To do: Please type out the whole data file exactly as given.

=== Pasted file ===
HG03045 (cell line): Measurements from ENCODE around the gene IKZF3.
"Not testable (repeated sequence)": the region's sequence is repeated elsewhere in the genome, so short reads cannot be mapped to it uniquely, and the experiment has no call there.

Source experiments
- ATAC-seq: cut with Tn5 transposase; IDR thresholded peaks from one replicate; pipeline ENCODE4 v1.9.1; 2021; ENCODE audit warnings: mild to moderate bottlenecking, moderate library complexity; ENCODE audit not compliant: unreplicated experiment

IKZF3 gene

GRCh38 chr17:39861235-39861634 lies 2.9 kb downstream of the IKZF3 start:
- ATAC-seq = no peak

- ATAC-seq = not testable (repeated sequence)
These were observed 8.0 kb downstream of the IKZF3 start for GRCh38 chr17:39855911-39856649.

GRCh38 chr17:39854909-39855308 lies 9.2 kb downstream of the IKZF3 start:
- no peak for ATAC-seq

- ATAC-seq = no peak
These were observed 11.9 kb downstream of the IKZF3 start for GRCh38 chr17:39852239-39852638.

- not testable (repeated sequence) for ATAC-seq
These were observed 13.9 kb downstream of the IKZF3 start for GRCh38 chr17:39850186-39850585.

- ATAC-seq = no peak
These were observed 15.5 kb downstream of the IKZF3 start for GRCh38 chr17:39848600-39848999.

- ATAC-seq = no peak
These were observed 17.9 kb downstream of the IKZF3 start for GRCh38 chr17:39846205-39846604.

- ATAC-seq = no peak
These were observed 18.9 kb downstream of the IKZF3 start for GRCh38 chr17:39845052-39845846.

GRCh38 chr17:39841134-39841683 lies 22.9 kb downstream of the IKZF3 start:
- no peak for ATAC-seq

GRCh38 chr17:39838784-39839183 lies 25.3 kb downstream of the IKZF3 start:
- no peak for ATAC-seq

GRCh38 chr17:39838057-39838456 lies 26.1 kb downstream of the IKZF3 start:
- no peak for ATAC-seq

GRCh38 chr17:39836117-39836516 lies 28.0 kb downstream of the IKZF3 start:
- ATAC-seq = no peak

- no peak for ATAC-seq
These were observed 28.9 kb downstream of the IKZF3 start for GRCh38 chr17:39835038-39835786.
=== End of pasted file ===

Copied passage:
HG03045 (cell line): Measurements from ENCODE around the gene IKZF3.
"Not testable (repeated sequence)": the region's sequence is repeated elsewhere in the genome, so short reads cannot be mapped to it uniquely, and the experiment has no call there.

Source experiments
- ATAC-seq: cut with Tn5 transposase; IDR thresholded peaks from one replicate; pipeline ENCODE4 v1.9.1; 2021; ENCODE audit warnings: mild to moderate bottlenecking, moderate library complexity; ENCODE audit not compliant: unreplicated experiment

IKZF3 gene

GRCh38 chr17:39861235-39861634 lies 2.9 kb downstream of the IKZF3 start:
- ATAC-seq = no peak

- ATAC-seq = not testable (repeated sequence)
These were observed 8.0 kb downstream of the IKZF3 start for GRCh38 chr17:39855911-39856649.

GRCh38 chr17:39854909-39855308 lies 9.2 kb downstream of the IKZF3 start:
- no peak for ATAC-seq

- ATAC-seq = no peak
These were observed 11.9 kb downstream of the IKZF3 start for GRCh38 chr17:39852239-39852638.

- not testable (repeated sequence) for ATAC-seq
These were observed 13.9 kb downstream of the IKZF3 start for GRCh38 chr17:39850186-39850585.

- ATAC-seq = no peak
These were observed 15.5 kb downstream of the IKZF3 start for GRCh38 chr17:39848600-39848999.

- ATAC-seq = no peak
These were observed 17.9 kb downstream of the IKZF3 start for GRCh38 chr17:39846205-39846604.

- ATAC-seq = no peak
These were observed 18.9 kb downstream of the IKZF3 start for GRCh38 chr17:39845052-39845846.

GRCh38 chr17:39841134-39841683 lies 22.9 kb downstream of the IKZF3 start:
- no peak for ATAC-seq

GRCh38 chr17:39838784-39839183 lies 25.3 kb downstream of the IKZF3 start:
- no peak for ATAC-seq

GRCh38 chr17:39838057-39838456 lies 26.1 kb downstream of the IKZF3 start:
- no peak for ATAC-seq

GRCh38 chr17:39836117-39836516 lies 28.0 kb downstream of the IKZF3 start:
- ATAC-seq = no peak

- no peak for ATAC-seq
These were observed 28.9 kb downstream of the IKZF3 start for GRCh38 chr17:39835038-39835786.